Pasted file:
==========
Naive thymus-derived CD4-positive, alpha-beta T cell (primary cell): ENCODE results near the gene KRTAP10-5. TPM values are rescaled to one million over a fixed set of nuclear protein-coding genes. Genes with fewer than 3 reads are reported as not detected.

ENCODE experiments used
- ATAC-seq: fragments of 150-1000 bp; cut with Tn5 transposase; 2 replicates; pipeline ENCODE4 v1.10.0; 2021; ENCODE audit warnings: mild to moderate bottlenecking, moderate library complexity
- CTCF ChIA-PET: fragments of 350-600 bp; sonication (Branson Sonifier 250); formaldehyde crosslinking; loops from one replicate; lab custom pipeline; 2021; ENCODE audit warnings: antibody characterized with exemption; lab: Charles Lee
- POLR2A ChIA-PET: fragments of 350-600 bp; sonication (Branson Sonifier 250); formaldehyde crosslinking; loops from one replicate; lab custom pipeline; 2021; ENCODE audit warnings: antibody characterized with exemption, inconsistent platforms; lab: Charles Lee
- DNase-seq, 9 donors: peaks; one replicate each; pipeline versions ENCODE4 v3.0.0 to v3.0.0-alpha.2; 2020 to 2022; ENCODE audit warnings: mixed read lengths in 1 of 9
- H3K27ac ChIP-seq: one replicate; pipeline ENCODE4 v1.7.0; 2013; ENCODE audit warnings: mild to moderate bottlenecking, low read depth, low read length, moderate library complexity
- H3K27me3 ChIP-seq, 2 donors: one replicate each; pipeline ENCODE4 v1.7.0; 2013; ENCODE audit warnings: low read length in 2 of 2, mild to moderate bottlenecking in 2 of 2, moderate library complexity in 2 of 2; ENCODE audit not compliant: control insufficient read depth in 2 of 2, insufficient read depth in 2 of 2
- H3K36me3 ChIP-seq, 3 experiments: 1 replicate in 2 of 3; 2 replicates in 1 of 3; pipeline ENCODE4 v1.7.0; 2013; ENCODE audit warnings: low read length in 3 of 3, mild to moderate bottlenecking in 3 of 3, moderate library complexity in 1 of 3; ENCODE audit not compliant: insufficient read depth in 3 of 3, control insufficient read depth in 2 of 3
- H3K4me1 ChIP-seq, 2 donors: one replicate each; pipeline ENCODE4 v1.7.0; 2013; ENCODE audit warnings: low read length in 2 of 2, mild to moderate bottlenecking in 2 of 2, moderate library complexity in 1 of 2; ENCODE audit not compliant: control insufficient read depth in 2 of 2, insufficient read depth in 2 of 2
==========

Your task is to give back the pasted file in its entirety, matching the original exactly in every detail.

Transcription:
Naive thymus-derived CD4-positive, alpha-beta T cell (primary cell): ENCODE results near the gene KRTAP10-5. TPM values are rescaled to one million over a fixed set of nuclear protein-coding genes. Genes with fewer than 3 reads are reported as not detected.

ENCODE experiments used
- ATAC-seq: fragments of 150-1000 bp; cut with Tn5 transposase; 2 replicates; pipeline ENCODE4 v1.10.0; 2021; ENCODE audit warnings: mild to moderate bottlenecking, moderate library complexity
- CTCF ChIA-PET: fragments of 350-600 bp; sonication (Branson Sonifier 250); formaldehyde crosslinking; loops from one replicate; lab custom pipeline; 2021; ENCODE audit warnings: antibody characterized with exemption; lab: Charles Lee
- POLR2A ChIA-PET: fragments of 350-600 bp; sonication (Branson Sonifier 250); formaldehyde crosslinking; loops from one replicate; lab custom pipeline; 2021; ENCODE audit warnings: antibody characterized with exemption, inconsistent platforms; lab: Charles Lee
- DNase-seq, 9 donors: peaks; one replicate each; pipeline versions ENCODE4 v3.0.0 to v3.0.0-alpha.2; 2020 to 2022; ENCODE audit warnings: mixed read lengths in 1 of 9
- H3K27ac ChIP-seq: one replicate; pipeline ENCODE4 v1.7.0; 2013; ENCODE audit warnings: mild to moderate bottlenecking, low read depth, low read length, moderate library complexity
- H3K27me3 ChIP-seq, 2 donors: one replicate each; pipeline ENCODE4 v1.7.0; 2013; ENCODE audit warnings: low read length in 2 of 2, mild to moderate bottlenecking in 2 of 2, moderate library complexity in 2 of 2; ENCODE audit not compliant: control insufficient read depth in 2 of 2, insufficient read depth in 2 of 2
- H3K36me3 ChIP-seq, 3 experiments: 1 replicate in 2 of 3; 2 replicates in 1 of 3; pipeline ENCODE4 v1.7.0; 2013; ENCODE audit warnings: low read length in 3 of 3, mild to moderate bottlenecking in 3 of 3, moderate library complexity in 1 of 3; ENCODE audit not compliant: insufficient read depth in 3 of 3, control insufficient read depth in 2 of 3
- H3K4me1 ChIP-seq, 2 donors: one replicate each; pipeline ENCODE4 v1.7.0; 2013; ENCODE audit warnings: low read length in 2 of 2, mild to moderate bottlenecking in 2 of 2, moderate library complexity in 1 of 2; ENCODE audit not compliant: control insufficient read depth in 2 of 2, insufficient read depth in 2 of 2